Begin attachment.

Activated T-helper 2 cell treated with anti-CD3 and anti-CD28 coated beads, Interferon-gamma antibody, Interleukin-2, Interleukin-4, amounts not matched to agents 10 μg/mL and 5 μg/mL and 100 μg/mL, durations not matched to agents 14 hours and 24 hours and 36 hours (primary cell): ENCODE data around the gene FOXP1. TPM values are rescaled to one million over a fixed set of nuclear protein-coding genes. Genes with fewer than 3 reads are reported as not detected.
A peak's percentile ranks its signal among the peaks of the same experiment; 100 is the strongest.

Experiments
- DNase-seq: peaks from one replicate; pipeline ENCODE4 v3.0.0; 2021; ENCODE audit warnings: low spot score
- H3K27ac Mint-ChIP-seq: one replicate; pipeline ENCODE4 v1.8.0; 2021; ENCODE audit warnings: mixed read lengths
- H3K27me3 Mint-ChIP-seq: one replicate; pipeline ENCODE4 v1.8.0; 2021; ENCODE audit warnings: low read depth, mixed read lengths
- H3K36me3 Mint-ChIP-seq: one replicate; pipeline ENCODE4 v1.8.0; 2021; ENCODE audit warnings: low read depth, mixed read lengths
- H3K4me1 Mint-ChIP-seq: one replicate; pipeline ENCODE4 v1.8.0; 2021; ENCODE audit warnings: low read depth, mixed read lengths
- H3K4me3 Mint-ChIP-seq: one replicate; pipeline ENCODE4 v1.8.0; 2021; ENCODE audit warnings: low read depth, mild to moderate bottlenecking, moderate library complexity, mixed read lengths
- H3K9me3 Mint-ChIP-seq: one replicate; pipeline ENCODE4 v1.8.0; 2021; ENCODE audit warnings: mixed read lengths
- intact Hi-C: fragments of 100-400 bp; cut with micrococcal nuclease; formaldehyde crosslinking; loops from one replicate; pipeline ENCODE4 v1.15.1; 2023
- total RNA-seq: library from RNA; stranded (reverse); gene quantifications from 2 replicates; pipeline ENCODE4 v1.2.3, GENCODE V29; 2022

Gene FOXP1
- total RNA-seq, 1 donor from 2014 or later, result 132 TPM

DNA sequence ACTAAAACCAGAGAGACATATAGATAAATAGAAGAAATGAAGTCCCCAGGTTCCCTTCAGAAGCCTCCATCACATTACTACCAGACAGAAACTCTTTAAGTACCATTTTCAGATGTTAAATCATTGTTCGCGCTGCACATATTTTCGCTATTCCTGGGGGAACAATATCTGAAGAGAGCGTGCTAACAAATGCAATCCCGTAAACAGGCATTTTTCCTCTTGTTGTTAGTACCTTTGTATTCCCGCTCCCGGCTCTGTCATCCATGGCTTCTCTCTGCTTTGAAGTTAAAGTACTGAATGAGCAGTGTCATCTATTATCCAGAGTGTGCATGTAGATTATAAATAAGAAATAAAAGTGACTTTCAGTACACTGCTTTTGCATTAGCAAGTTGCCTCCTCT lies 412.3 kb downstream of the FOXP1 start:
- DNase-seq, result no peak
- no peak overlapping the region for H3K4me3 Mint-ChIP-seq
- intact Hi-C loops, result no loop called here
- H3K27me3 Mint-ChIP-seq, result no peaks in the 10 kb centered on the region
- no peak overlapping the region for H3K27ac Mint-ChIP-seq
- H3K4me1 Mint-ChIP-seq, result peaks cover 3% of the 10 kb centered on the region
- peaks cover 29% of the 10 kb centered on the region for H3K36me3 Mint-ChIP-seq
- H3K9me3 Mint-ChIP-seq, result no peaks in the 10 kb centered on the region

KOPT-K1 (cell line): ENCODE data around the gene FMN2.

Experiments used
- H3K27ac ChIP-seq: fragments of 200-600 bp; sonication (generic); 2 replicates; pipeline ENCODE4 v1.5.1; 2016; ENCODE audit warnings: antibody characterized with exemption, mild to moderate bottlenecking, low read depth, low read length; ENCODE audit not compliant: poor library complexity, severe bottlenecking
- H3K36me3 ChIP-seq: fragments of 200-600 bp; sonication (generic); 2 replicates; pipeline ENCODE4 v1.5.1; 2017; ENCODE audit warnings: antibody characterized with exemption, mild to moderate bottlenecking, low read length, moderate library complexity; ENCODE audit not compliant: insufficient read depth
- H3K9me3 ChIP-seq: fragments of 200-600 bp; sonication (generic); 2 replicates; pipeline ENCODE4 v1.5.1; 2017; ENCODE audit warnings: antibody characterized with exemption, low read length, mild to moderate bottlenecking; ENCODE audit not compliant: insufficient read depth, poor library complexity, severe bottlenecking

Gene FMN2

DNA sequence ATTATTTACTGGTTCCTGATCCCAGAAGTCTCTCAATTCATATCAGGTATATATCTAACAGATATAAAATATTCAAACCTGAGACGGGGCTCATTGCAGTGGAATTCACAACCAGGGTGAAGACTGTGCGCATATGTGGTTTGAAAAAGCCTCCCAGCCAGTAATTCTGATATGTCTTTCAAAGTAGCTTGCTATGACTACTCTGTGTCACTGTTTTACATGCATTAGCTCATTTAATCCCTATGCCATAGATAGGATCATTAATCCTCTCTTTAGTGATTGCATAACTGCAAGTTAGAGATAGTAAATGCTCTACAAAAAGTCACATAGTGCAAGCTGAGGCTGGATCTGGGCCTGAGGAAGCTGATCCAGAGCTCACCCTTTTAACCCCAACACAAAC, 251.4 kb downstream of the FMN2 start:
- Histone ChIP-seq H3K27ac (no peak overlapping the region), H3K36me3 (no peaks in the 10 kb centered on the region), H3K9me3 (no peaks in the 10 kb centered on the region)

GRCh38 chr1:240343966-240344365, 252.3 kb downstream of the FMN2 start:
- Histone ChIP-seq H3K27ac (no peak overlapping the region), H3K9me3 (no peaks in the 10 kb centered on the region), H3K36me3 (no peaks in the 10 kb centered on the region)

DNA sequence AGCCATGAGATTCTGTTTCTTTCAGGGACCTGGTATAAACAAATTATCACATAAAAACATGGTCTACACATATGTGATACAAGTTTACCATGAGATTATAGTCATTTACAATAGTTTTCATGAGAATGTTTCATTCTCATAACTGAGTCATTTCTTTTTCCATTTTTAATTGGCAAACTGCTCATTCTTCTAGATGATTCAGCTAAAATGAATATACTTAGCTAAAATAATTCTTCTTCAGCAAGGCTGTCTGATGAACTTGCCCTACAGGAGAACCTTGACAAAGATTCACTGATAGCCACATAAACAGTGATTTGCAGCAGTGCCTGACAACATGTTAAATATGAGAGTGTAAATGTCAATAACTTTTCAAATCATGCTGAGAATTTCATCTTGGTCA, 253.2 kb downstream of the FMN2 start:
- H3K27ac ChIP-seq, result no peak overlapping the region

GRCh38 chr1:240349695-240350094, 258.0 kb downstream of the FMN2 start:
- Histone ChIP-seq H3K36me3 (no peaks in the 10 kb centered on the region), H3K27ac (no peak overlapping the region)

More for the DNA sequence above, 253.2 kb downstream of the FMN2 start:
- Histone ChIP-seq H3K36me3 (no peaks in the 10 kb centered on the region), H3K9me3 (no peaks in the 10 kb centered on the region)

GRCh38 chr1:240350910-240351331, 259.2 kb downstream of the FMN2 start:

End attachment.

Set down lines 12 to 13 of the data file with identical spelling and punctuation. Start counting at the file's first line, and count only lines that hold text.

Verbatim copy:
- total RNA-seq: library from RNA; stranded (reverse); gene quantifications from 2 replicates; pipeline ENCODE4 v1.2.3, GENCODE V29; 2022

Gene FOXP1